Yoga is everywhere theses days, and it’s Big Business. Yoga studios, online classes, apparel, yoga accessories, books, magazines, podcasts, trainings, retreats, workshops …etc are ubiquitous. It is wonderful that millions of people are discovering this ancient healing art, and I have no doubt that it has helped improve the health and lives of countless practitioners. But here’s the downside…as yoga has moved out of the caves and into the mainstream, it has, sadly, become watered down to make it more palpable for the masses. In today’s western culture it seems that Yoga=Asana. The physical yogic postures are an important aspect of the yoga journey. They can lead to increased health and vitality, awaken subtle body energies, and help us become aware of our thought and tension patterns. But they are only one small piece of a bigger holistic puzzle. So here is a quick refresher on Raja (Royal) Yoga, also known as Pantanjali Yoga, and Ashtanga Yoga– The Eight Limbed Path.

Yama (Moral Codes) – The first limb is all about right relationships. How do we interact with the world? It includes five simple codes of conduct. Ahimsa (Non-violence), Satya (Truthfulness), Asteya (Non-stealing), Brahmacharya (Moderation of Energy), and Aparighraha (Non-hoarding). When we live by these principles, we reduce the potential for drama in our lives. By eliminating unnecessary conflict and creating an environment of harmony, right action and intention smooth the way for a deeper exploration of our true nature and connection with spirit.

Niyama (Personal Practices) – If we want to advance on the path, we must diligently apply ourselves. The five-part prescription for success demands that we practice Saucha (Purity of Mind and Body), Santosha (Contentment), Tapas (Passion & Discipline), Svadyaya (Self-Study) Ishvara Pranidhanani (Surrender). These principles help us proceed along the path without getting off track or distracted.

Asana (Physical Postures) – The physical practice of yoga is designed to optimize our health, and open and align our bodies so we can sit comfortably in meditation. By reducing the tension that limits our breath, Asana also helps us access Prana (Life-force) for greater vitality. Pain, illness, and exhaustion are incredibly distracting. The ultimate goal of yoga is to quiet the mind enough to connect with our deepest knowing. A healthy body becomes an asset instead of a hindrance to stillness.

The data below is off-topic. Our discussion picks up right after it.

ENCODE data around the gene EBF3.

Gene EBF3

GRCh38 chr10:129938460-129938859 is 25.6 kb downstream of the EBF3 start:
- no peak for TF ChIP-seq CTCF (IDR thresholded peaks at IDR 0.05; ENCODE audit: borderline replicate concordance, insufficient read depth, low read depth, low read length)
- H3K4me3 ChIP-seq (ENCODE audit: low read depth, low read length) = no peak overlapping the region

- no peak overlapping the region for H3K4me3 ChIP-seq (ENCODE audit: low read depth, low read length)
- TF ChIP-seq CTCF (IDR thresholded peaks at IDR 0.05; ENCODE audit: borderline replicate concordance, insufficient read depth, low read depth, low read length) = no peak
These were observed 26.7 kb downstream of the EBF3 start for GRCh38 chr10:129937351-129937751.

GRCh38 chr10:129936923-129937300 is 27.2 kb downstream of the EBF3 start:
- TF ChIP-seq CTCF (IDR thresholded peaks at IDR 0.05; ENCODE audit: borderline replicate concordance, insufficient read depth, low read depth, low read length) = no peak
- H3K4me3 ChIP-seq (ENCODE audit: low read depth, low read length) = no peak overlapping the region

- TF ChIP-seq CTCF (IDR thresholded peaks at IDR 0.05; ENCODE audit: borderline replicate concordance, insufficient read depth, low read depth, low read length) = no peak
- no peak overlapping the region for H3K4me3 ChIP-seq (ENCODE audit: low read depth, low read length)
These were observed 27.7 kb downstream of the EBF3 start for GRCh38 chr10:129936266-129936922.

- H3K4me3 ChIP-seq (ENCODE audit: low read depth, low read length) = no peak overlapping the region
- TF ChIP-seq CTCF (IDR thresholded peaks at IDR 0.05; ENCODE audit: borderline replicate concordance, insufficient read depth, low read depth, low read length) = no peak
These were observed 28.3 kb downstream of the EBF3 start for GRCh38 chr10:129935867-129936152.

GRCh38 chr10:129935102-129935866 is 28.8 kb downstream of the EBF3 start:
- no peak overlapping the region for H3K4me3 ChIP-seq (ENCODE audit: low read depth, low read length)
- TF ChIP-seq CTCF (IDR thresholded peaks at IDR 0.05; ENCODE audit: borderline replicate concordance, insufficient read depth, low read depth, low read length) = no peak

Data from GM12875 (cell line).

Pranayama (Breath Restraint) – The act of marrying movement with breath in asana leads us to the next limb. Much more than “breathing exercises”, Pranayama refers to the manipulation of Prana. We learn to access universal energy to help quiet our minds and regulate our moods. There are practices to calm and invigorate, awaken the subtle body, and harmonize our inner landscape. According to Patanjali, Pranayama prepares the mind for the meditative limbs (PYS 2.53),and lifts the veils between the seen and unseen (PYS 2.52), bringing us ever closer to universal wisdom and guidance.

Pratyahara (Purification of the Senses) – The previous four limbs comprise the list of things we DO. Pratyahara is the bridge between the external and internal limbs. When we dive deeply into Pranayama, our senses become less distracting, allowing us to turn inward. We may no longer hear the dog barking next door, or feel the niggling discomforts in our bodies. As the outward disturbances begin to dissolve we move into the meditative aspects of the practice. Our efforts of acting right, adhering to the personal practices, physical postures, and breath work crest the hill, and we begin to glide on their momentum.

Dharana (Meditation) – The meditative process begins with Ekagraha (One Pointed Focus). We home in one specific thing – our breath, a mantra, a candle flame – and practice returning our attention to our chosen anchor again and again. Like training a puppy, we catch our minds wandering off, and gently but firmly, direct them back to our focal point. Through consistent vigilance and effort, we slowly train the mind to remain where we’ve placed it.

Dhyana (Immersion) – When we focus on one thing consistently, without interruption, eventually the boundaries between “us” and it begin to blur. If we come into stillness and attach our attention to our breath long enough, and without interruption, we will start to embody it. All awareness of the body ceases and we are no longer separate from the act of breathing. We are simply breath, a living host to the cosmic dance of inhale and exhale.

Samadhi (Communion) – Once we experience communing with one thing, we are moments away from communing with everything. This eighth and final limb is yoga’s ultimate gift. We lose all self-consciousness, and fall, like drops of rain, back into the ocean from which we came. We remember, if only for a moment, that we are not alone, or separate from Life, Love, God. Instead, we are all invaluable threads in the intricate tapestry of life…held and guided by benevolent universal love.

For most of us, Asana is the doorway…our first taste of yoga’s potential. My hope is that this door opens wide to reveal the full picture of what is possible when dive into the “other 7 limbs” of Yoga. The deeper we look, the more we will discover. If we are willing to travel a bit further down the path, it might just lead us home.